According to Festinger, a person might decide that they value smoking more than health, deeming the behavior "worth it" in terms of risks versus rewards.

Another way to deal with this dissonance is to minimize the potential drawbacks. The smoker might convince himself that the negative health effects have been overstated. He might also assuage his health concerns by telling himself that he cannot avoid every possible risk out there.

Festinger suggested that the smoker might try to convince himself that if he does stop smoking then he will gain weight, which also presents health risks. By using such explanations, the smoker is able to reduce the dissonance and continue the behavior.

Common Reactions

When there are conflicts between cognitions (thoughts, beliefs, opinions), people will take steps to reduce the dissonance and feelings of discomfort. They can go about doing this a few different ways:

  • Focus on more supportive beliefs that outweigh the dissonant belief or behavior. People who learn that greenhouse emissions result in global warming might experience feelings of dissonance if they drive a gas-guzzling vehicle. In order to reduce this dissonance, they might seek out new information that disputes the connection between greenhouse gasses and global warming. This new information might serve to reduce the discomfort and dissonance that the person experiences.
  • Reduce the importance of the conflicting belief. A man who cares about his health might be disturbed to learn that sitting for long periods of time during the day is linked to a shortened lifespan. Since he has to work all day in an office and spends a great deal of time sitting, it is difficult to change his behavior in order to reduce his feelings of dissonance. In order to deal with the feelings of discomfort, he might instead find some way to justify his behavior by believing that his other healthy behaviors—like eating sensibly and occasionally exercising—make up for his largely sedentary lifestyle.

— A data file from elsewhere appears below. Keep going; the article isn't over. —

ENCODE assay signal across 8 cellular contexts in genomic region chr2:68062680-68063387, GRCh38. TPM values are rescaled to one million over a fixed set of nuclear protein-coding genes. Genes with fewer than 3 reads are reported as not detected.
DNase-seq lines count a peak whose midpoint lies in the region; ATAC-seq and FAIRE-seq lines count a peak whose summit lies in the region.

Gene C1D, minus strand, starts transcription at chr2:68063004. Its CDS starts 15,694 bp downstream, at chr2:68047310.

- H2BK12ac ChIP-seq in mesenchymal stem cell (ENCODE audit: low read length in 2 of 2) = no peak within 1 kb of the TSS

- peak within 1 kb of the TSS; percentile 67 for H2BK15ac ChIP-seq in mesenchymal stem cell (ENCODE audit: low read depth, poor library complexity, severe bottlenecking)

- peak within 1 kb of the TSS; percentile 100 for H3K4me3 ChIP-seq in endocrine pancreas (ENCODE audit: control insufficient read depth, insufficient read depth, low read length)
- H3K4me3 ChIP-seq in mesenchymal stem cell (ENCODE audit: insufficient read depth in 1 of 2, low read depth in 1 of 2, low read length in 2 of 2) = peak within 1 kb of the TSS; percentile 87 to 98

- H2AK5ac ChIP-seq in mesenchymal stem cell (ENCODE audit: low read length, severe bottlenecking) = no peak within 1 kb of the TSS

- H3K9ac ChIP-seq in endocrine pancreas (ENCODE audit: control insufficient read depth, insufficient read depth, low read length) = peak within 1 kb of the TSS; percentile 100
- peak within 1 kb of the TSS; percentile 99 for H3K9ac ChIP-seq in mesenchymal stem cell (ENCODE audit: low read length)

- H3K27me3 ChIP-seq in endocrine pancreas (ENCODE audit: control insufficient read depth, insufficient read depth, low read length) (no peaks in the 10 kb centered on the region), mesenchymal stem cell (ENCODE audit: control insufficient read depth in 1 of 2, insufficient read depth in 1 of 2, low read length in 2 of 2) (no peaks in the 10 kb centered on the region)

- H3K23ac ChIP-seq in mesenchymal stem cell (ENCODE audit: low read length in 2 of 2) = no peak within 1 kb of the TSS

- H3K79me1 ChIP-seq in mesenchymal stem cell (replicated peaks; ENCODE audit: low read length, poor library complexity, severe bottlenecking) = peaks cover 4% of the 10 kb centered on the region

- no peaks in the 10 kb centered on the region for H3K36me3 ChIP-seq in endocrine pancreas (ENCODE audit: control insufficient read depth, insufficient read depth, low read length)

• Change the conflicting belief so that it is consistent with other beliefs or behaviors. Changing the conflicting cognition is one of the most effective ways of dealing with dissonance, but it is also one of the most difficult, particularly in the case of deeply held values and beliefs, such as religious or political leanings.

A Word From Verywell

Cognitive dissonance plays a role in many value judgments, decisions, and evaluations. Becoming aware of how conflicting beliefs impact the decision-making process is a great way to improve your ability to make faster and more accurate choices. Mismatches between your beliefs and your actions can lead to feelings of discomfort (and, sometimes, coping choices that have negative impacts), but such feelings can also sometimes lead to change and growth.

For example, if you believe that exercise is important for your health but you rarely make time for physical activity, you may experience cognitive dissonance. This resulting discomfort may lead you to seek relief by increasing the amount of exercise you get each week. In this instance, altering your behavior to increase consistency with your belief and reduce the cognitive dissonance you are experiencing can play a positive role in your life and health.

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Article Sources
  • Baumeister, RF & Bushman, B. Social Psychology and Human Nature. Belmont, CA: Thompson Wadworth; 2008.
  • Cooper, J. Cognitive dissonance: 50 years of a classic theory. London: Sage Publications; 2007.